In January of this year, we saw the UK Government take the unprecedented step of blocking the Scottish Parliament’s Gender Recognition Reform (Scotland) Bill from receiving Royal Assent and passing into law, leading to a constitutional dispute between the two governments.
The Bill aims to simplify the process for trans people to change gender in the eyes of the law. The Bill proposed the removal of the requirement for a medical diagnosis, a reduction in the age limit from 18 years to 16 years and also a reduction in the time a person is required to live in their new gender from two years to six months (if the person is over 16) or three months (if over 18). Further detail on the Bill and the first-time use of the Order can be found in a previous article published by my colleague Lynda Towers.
Despite strong and cross-party support within the Scottish Parliament, the UK Government, for the first time, issued an Order under Section 35 of the Scotland Act 1998 to prevent the Bill being forwarded by the Presiding Officer to be given Royal Assent. In simple terms, the Order prevents the Gender Recognition Reform (Scotland) Bill from becoming law. The Section 35 Order was brought forth on the basis that the Bill had serious adverse impact on equality laws in the UK, would undermine women’s rights and that having different gender recognition rules in Scotland and the rest of the UK would create significant complications.
It has now been confirmed that the Scottish Government will challenge Westminster’s decision to block the Bill in court via the Judicial Review process. The petition for Judicial Review is supported by Social Justice Secretary Shirley-Anne Somerville, who stated in April that the Scottish Government would lodge the petition challenging the Section 35 Order as a means of defending Scottish devolution. One of the main arguments for the challenge is that by not doing so, the Scottish Government would be signalling that Westminster can “veto any legislation they disagree with at a whim”.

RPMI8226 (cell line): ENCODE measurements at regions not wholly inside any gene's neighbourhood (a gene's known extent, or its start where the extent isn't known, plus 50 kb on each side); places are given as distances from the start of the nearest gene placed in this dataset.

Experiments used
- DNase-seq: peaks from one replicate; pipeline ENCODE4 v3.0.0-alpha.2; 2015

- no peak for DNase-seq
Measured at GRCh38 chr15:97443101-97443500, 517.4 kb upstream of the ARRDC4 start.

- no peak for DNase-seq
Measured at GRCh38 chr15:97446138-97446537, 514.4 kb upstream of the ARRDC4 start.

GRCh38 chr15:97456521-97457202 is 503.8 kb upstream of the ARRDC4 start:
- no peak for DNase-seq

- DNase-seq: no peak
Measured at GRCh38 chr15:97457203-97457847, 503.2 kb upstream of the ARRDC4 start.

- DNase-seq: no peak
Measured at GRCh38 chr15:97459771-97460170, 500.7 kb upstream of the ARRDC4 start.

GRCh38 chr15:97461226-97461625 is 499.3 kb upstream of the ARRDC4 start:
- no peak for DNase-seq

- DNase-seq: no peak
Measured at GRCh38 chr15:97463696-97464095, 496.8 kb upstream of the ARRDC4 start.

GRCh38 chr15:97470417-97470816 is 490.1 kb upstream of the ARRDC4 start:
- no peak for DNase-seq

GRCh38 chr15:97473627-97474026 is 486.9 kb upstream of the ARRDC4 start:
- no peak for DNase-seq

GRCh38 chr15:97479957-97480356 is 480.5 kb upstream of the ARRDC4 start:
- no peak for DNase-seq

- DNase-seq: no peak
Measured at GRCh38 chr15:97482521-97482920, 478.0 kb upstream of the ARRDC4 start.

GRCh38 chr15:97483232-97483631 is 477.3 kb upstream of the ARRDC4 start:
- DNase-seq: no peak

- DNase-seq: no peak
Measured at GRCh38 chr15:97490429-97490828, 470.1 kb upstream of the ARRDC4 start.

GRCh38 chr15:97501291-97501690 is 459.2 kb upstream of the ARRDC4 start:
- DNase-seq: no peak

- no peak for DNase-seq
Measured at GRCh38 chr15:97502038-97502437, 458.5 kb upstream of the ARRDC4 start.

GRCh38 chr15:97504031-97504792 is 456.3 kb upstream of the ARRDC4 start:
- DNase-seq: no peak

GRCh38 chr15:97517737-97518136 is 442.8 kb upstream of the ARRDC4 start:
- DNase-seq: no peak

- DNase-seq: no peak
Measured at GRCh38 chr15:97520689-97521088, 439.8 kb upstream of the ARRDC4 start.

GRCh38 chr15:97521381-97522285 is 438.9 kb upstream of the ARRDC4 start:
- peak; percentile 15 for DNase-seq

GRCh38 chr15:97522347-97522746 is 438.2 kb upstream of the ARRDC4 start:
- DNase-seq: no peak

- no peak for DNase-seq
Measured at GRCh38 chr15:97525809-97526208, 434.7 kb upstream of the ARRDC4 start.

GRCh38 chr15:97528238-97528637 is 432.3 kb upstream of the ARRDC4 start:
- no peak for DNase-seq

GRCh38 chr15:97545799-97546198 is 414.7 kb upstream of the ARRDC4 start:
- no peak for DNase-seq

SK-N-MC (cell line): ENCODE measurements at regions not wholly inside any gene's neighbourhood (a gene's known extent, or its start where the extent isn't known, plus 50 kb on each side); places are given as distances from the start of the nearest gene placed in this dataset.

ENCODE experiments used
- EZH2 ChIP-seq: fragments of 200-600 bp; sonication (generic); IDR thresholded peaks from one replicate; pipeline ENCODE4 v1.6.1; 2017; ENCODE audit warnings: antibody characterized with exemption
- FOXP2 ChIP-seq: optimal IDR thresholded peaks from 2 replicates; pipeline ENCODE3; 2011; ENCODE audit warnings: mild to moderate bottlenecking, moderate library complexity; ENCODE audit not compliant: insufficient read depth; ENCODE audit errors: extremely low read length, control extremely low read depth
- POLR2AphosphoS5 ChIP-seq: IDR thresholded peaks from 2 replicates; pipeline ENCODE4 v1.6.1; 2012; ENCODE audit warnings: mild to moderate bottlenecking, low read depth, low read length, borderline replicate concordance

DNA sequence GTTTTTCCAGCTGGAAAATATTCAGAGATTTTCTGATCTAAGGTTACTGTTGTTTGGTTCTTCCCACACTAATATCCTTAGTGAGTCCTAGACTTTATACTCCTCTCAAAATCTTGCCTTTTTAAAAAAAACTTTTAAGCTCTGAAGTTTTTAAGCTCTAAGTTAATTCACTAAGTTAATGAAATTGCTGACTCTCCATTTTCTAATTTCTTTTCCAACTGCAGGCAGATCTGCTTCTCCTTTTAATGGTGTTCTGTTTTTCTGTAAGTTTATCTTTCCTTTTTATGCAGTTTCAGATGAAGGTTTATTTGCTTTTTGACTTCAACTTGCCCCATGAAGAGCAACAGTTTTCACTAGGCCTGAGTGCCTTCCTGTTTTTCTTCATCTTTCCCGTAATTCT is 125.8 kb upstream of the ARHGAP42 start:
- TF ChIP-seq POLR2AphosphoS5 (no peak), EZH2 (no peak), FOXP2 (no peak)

A three-day hearing will now take place between the 19 - 21 September 2023 at the Court of Session in Edinburgh. The petition will be heard by Lady Haldane, a judge who previously ruled, in the context of the Equality Act 2010, that sex referred to a person’s sex recognised by law, and not simply their biological sex.
During the Bill's nine-month passage through Parliament, it was not amended by the UK Government and offers by the Scottish Government to work with the UK Government on potential changes to the Bill were refused by the Secretary of State. It is on this basis that the Scottish Government say legal challenge is the only option for resolution.
Due to the unprecedented nature of this situation, robust legal testing in the courts would seem the most appropriate next step, not only for those within the legal sector, but for the UK as a whole, as a way of providing clarity on the interpretation and scope of this Section 35 power and resultingly, how it might impact devolution.
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